Commercial Leases can be among the most complicated commercial contracts. These leases are not "boilerplate", and are often custom drafted for landlords. it is beyond the scope of this article to talk about all of the potential issues, but below are some common issues that arise.
Most commercial leases will be signed in the name of a corporation. It is common for landlords to seek personal guarantees (or in other cases indemnities, although the law of this is unclear in Alberta). If you are a tenant, this is an important part of the agreement to negotiate out.
Often you promise that you will use the premises for a specific use (i.e. office space, daycare etc.). If you do not, that can be a breach of the lease.
Operating Costs/Additional Rent
When entering into a lease you need to understand the base rent, and then figure out the additional operating costs/additional rent. This will give you a true idea as to the costs of occupying the premises.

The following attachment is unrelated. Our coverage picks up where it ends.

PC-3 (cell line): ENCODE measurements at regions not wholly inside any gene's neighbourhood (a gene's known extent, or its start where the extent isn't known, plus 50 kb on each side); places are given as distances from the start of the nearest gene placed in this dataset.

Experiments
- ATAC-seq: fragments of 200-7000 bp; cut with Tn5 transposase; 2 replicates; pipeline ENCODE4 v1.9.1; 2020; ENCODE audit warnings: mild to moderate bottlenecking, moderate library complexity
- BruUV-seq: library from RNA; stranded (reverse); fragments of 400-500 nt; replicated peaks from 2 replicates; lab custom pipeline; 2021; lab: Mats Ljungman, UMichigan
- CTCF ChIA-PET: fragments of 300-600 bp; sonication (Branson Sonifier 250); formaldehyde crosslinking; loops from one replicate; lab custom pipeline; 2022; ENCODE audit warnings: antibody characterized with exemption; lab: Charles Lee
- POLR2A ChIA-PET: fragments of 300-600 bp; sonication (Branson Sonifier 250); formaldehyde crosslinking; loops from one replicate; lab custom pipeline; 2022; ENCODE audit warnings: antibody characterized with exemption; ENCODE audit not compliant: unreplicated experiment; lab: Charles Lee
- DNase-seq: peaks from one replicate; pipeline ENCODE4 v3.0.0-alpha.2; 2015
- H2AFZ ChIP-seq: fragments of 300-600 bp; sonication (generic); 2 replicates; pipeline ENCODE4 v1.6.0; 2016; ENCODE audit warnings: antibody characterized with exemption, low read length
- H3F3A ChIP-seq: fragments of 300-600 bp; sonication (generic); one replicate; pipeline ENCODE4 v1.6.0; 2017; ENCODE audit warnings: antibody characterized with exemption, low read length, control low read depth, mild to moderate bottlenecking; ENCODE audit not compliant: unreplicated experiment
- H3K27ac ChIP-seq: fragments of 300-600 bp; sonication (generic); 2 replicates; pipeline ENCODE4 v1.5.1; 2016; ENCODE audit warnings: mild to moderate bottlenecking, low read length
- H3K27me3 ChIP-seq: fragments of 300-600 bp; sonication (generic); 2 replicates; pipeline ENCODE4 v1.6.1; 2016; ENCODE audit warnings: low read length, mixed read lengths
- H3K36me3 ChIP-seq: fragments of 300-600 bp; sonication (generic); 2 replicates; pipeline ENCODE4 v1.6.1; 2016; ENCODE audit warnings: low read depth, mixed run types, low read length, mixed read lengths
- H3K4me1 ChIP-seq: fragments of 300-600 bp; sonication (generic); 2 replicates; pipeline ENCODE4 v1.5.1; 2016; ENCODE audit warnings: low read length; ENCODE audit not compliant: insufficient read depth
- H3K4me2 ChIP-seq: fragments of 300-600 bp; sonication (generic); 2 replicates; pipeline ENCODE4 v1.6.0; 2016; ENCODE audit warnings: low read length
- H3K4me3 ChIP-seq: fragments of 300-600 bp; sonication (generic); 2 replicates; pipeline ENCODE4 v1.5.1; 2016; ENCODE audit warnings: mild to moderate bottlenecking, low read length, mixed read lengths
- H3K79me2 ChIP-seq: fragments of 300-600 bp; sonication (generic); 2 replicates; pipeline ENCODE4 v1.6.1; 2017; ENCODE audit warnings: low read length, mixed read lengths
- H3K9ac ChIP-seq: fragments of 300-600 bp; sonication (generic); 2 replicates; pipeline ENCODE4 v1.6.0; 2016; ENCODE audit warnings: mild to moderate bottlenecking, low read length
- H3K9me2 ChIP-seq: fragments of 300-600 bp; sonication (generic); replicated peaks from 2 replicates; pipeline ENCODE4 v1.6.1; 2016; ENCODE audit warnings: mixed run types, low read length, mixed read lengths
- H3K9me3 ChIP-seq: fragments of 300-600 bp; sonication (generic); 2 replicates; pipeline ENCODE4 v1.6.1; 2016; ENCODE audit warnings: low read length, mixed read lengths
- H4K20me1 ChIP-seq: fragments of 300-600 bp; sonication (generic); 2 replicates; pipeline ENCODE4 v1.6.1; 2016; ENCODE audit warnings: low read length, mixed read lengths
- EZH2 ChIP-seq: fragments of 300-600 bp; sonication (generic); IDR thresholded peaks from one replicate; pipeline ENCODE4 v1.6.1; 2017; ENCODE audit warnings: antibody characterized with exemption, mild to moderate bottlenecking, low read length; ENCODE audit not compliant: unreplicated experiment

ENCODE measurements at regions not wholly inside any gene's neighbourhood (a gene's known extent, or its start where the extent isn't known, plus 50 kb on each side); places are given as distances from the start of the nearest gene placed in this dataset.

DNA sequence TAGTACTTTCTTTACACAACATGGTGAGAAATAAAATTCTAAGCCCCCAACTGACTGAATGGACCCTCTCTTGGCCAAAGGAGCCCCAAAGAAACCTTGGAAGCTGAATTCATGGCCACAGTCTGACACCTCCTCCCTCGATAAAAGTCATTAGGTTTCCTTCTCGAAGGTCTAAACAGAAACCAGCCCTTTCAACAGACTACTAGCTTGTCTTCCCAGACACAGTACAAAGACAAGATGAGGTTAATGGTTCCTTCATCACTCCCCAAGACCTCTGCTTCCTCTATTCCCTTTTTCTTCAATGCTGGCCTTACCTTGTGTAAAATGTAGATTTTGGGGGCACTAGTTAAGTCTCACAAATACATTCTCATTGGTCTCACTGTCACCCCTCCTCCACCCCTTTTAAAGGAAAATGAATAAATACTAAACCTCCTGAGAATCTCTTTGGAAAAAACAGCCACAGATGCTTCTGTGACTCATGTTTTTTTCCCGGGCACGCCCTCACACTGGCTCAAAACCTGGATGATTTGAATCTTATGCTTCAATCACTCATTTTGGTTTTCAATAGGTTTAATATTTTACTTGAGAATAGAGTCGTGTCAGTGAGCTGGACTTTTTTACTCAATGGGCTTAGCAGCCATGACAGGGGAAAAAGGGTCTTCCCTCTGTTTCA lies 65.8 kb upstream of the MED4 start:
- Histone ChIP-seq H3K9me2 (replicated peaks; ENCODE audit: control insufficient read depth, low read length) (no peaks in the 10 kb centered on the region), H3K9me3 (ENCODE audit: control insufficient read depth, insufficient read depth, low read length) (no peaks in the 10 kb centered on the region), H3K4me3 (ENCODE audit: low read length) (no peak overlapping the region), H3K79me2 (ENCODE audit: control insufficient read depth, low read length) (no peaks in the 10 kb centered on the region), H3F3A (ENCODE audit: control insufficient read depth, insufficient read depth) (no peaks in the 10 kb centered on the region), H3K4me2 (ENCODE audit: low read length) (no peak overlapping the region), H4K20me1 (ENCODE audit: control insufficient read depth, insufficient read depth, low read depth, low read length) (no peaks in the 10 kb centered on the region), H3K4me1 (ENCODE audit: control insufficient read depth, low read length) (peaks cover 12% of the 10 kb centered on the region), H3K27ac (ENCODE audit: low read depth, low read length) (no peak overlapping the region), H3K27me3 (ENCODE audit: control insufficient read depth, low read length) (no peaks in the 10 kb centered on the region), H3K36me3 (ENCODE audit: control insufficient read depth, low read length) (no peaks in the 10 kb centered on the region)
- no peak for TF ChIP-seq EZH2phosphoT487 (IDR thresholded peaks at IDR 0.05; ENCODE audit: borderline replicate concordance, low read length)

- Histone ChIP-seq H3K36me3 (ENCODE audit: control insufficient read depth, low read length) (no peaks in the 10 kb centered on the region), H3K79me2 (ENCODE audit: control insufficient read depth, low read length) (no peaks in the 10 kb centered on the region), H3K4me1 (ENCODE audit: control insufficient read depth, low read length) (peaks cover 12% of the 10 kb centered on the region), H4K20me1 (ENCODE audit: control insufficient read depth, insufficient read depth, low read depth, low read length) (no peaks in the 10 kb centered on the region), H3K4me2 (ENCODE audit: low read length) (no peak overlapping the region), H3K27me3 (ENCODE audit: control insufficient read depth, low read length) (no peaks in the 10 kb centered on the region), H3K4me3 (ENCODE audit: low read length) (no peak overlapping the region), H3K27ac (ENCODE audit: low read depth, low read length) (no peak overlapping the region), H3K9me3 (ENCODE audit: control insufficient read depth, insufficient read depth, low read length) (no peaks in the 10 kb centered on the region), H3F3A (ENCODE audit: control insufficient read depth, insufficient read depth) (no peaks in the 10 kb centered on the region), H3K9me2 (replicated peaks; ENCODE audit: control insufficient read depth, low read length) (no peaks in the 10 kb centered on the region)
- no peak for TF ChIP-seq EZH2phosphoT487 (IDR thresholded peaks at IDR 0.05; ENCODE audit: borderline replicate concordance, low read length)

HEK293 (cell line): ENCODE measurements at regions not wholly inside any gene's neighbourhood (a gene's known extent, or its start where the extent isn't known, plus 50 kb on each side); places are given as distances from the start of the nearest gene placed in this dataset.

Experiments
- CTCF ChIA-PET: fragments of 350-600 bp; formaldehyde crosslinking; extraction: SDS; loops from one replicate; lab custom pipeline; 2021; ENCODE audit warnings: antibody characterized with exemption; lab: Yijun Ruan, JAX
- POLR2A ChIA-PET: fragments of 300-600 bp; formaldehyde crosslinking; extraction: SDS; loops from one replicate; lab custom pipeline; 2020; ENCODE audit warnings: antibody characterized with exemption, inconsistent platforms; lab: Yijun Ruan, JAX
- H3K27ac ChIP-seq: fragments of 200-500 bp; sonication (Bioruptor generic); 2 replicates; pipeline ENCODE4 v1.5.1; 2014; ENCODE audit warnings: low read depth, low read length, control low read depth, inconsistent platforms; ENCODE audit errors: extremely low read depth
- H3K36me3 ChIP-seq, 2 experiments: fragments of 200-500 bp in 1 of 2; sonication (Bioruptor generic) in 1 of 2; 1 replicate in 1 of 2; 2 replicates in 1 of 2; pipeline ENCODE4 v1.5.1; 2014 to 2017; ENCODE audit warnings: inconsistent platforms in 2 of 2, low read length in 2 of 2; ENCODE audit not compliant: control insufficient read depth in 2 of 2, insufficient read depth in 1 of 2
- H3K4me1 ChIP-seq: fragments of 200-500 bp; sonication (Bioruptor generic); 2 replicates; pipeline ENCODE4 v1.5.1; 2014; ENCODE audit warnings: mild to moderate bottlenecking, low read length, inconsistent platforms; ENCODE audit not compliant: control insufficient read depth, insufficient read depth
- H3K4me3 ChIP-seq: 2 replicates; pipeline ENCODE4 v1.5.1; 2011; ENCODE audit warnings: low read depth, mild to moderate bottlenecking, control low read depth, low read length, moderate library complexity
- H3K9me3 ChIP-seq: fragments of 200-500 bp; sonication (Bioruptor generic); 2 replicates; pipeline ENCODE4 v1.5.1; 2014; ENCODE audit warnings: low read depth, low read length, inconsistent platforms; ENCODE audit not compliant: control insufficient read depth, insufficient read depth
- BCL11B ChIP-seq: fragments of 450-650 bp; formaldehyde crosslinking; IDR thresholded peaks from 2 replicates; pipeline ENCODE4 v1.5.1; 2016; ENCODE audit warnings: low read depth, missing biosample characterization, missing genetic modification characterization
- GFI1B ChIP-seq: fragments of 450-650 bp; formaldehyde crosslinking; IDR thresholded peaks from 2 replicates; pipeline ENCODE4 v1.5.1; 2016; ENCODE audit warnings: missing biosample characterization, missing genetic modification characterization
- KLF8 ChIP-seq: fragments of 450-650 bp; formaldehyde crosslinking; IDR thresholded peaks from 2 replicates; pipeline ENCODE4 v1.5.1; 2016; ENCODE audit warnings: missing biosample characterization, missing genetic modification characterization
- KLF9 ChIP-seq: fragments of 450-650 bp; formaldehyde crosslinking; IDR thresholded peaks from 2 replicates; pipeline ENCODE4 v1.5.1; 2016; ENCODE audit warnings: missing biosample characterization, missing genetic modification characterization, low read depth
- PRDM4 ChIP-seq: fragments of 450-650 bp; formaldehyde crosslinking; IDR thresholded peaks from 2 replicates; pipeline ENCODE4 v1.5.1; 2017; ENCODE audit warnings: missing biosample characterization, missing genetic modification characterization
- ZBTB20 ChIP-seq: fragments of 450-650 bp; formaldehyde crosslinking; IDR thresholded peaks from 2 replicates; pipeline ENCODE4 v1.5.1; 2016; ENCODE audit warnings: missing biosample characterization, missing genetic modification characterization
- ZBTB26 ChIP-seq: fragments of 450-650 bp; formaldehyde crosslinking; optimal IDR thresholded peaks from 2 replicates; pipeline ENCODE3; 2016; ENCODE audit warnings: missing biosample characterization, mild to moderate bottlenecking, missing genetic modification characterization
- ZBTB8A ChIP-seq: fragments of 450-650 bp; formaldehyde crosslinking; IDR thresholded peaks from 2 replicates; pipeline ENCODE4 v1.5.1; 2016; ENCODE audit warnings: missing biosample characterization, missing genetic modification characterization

Responsibility for repairs can be extremely important, as capital repairs to things like HVAC can be extremely expensive.
Landlords often require that they give consent to any other potential tenants. If you are planning on renting, you should always consider the worst case scenario of having to assign the lease.
Prior to Covid, Force Majeure (acts of god) clauses were very inconsistent as to whether or not epidemics were covered. In the future, much consideration will likely be given to Force Majeure, and epidemics will likely be included.
There are many other issues to consider in negotiating a commercial lease. If you require legal advice in this area, please feel free to contact us.
The information contained in this article is not legal advice. No solicitor client relationship is formed through this article. The reader is encouraged to retain counsel for advice in these matters.